25 years ago today – 1 March - the Disability Discrimination Act came into effect. It was Australia’s first piece of legislation to protect the rights of people with disability. A quarter of a century on, the DDA has been used by thousands to fight discrimination in areas including employment, education and access to goods and services.
Scarlett Finney was just five years old when she faced discrimination. The Hills Grammar School in Sydney said they couldn’t accept Scarlett as a student, because they couldn’t accommodate her wheelchair. Scarlett, who has Spina Bifida, used the DDA and took the matter to the Human Rights and Equal Opportunity Commission (as the Australian Human Rights Commission was then known). The matter ended up in the Federal Court, but was dismissed and these days, Hills Grammar is a pioneer in inclusive education. (To see a video on Scarlett Finney’s case, see: https://www.youtube.com/watch?time_continue=9&v=IgHnntaUQ7I).
Notwithstanding the successes and progress, people with disability in Australia still face challenges and barriers in almost every aspect of life. It is important that we acknowledge and try to progress the areas in which we have stagnated, and reflect on why we have seen such limited development in certain areas, such as eliminating disability discrimination in employment.
The Commission recently conducted a National Inquiry into Employment Discrimination Against Older Australians and Australians with Disability. The Report – ‘Willing to Work’ – found that employment discrimination against people with disability remains ongoing and systemic. Discrimination is underpinned by negative assumptions and attitudes that are held by many employers and throughout the community about the productivity and capability of people with disability and perceptions that they present a higher work health and safety risk. The ‘Willing to Work’ Report also found that in 2015, the labour force participation rate for people with disability was 53.4%, compared with 83.2% for people without disability; this figure has changed very little over the past two decades (see further: https://www.humanrights.gov.au/our-work/age-discrimination/projects/will...)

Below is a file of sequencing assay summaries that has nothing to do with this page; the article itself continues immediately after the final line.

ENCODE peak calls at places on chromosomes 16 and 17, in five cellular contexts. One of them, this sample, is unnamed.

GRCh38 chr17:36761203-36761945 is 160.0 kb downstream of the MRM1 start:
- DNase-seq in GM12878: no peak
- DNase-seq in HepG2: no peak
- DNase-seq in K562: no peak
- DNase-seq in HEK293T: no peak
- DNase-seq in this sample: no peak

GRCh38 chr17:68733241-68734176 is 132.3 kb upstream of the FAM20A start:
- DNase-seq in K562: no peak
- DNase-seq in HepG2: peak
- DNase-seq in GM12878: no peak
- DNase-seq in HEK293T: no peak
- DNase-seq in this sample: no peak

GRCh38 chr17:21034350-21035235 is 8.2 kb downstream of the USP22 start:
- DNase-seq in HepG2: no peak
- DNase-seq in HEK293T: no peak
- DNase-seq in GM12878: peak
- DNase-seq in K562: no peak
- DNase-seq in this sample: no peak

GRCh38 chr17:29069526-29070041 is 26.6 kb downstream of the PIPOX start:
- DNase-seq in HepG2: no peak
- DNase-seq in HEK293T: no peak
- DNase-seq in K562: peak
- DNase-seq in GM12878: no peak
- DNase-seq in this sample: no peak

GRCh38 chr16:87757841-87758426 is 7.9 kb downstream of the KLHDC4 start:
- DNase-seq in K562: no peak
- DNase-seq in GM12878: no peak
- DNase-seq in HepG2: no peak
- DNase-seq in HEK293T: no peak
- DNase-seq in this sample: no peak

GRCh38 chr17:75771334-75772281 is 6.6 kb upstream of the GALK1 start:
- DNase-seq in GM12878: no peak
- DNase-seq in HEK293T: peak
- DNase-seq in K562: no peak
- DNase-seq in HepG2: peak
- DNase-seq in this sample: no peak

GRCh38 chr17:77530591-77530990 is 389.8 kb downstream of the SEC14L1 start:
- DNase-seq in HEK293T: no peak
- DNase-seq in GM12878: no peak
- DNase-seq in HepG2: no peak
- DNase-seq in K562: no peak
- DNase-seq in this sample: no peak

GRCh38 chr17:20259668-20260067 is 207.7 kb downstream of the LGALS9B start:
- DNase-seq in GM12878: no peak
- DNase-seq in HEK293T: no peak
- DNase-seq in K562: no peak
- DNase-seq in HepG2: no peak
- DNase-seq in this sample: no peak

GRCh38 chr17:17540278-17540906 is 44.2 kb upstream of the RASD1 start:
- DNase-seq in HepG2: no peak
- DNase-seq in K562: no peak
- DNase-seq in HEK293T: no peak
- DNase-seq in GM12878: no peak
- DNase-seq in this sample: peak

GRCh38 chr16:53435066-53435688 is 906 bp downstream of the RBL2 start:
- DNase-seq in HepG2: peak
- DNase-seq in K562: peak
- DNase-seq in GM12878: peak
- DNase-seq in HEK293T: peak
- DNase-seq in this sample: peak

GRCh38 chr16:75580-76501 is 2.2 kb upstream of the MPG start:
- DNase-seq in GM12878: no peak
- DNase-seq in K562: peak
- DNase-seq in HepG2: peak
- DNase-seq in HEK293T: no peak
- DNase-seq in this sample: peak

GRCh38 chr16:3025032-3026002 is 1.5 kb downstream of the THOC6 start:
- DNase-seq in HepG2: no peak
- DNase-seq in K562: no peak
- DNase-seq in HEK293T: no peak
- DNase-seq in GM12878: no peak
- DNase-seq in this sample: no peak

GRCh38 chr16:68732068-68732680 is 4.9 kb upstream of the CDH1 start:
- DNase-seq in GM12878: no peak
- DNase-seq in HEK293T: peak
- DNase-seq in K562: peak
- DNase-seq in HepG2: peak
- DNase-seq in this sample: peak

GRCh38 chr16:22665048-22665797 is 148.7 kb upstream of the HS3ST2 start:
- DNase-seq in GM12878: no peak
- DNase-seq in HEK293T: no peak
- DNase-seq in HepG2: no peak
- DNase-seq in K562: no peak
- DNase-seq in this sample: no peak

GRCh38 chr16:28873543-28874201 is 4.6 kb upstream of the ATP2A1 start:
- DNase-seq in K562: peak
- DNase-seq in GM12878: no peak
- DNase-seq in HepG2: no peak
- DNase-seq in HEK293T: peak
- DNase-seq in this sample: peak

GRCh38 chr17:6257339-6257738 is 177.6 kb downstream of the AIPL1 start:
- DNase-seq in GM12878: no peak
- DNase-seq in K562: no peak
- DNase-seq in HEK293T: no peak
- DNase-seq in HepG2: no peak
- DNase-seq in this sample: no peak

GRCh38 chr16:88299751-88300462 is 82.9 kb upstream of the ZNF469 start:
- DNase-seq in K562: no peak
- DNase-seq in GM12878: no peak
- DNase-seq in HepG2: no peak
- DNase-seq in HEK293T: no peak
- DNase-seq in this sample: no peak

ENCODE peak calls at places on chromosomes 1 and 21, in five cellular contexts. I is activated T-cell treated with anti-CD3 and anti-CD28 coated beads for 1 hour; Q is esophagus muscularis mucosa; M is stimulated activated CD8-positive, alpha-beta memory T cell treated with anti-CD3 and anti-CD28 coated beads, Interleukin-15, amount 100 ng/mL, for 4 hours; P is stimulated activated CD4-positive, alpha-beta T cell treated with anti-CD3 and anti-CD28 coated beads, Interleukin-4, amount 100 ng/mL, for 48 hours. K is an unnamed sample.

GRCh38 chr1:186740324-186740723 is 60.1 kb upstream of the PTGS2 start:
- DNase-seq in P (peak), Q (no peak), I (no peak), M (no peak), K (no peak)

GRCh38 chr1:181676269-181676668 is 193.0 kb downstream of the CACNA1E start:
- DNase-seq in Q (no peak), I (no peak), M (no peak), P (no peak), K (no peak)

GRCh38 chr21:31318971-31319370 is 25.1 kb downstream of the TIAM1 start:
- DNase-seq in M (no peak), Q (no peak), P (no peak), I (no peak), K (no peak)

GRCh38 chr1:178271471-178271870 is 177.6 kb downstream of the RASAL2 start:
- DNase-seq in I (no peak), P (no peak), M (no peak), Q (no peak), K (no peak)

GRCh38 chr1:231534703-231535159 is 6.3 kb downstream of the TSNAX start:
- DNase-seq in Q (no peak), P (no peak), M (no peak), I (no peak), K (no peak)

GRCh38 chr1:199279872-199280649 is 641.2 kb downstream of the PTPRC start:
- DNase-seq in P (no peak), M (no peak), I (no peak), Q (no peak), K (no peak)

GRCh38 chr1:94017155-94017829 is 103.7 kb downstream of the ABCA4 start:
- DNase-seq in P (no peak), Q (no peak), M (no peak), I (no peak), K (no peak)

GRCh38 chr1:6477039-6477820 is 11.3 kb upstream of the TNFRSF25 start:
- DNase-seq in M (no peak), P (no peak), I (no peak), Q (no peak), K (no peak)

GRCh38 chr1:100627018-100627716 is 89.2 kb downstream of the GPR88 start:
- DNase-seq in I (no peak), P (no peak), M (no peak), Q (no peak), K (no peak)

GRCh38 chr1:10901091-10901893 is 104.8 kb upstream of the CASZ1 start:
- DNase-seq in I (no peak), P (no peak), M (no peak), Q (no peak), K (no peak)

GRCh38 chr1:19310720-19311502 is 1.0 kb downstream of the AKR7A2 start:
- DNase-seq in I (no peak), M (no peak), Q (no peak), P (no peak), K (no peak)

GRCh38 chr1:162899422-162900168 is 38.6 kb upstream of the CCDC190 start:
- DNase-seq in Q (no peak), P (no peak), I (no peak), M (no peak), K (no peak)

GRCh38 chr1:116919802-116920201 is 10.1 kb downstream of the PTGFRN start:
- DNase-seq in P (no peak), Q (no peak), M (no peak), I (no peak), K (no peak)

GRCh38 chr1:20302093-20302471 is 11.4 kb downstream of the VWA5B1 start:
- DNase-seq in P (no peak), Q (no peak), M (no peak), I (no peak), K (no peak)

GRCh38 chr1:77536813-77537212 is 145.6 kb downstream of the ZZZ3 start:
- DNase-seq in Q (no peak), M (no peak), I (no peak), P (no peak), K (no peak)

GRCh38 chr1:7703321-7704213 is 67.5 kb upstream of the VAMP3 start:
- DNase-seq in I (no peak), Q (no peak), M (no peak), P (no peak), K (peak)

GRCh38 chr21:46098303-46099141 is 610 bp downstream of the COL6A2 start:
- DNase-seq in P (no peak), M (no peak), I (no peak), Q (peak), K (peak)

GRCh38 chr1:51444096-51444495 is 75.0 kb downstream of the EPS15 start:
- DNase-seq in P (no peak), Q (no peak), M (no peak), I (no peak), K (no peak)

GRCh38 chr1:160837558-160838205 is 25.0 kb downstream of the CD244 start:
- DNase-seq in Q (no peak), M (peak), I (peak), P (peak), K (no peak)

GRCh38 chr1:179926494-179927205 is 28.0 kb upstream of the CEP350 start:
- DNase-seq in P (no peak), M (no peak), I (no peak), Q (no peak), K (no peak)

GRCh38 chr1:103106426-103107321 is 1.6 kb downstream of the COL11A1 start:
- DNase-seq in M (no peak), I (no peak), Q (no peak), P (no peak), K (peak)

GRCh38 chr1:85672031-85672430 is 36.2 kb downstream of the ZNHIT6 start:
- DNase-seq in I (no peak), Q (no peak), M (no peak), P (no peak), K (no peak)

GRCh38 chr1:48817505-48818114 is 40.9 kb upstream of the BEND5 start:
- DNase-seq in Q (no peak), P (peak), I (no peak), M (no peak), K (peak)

No law is perfect. That is why we must always consider the possibility of law reform. The law is designed to reflect the society in which we live, but also to act as a mechanism for change in the hope that attitudinal and behavioural shifts will follow. As it stands, the purpose of the DDA is to prohibit unlawful discriminatory practices in areas of public life such as employment and education. In other areas, there are greater weaknesses. For example, the DDA has very limited jurisdiction to deal with vi-olence or abuse against people with disability.
In lieu of amendments to the DDA, the Commission is currently undertaking a project on the issue of violence against people with disability in institutional settings. The Commission’s project focusses on possible ways in which mechanisms can be strengthened and supported by a compliance regime to address and prevent violence against people with disabilities, particularly those who fall outside the scope of the NDIS.
After 25 years, it is important that we acknowledge all that the DDA represents for Australians with disability. Equally as important, we need to explore where Australia should ideally be in another 25 years. When we reach that time, I hope to be in a position to reflect on the ongoing positive systemic outcomes that have been achieved through the Commission’s conciliation process or the court process.
Photo: Disability Discrimination Commissioner Alastair McEwin and Special Rapporteur Catalina Devandas Aguilar at the DDA25 event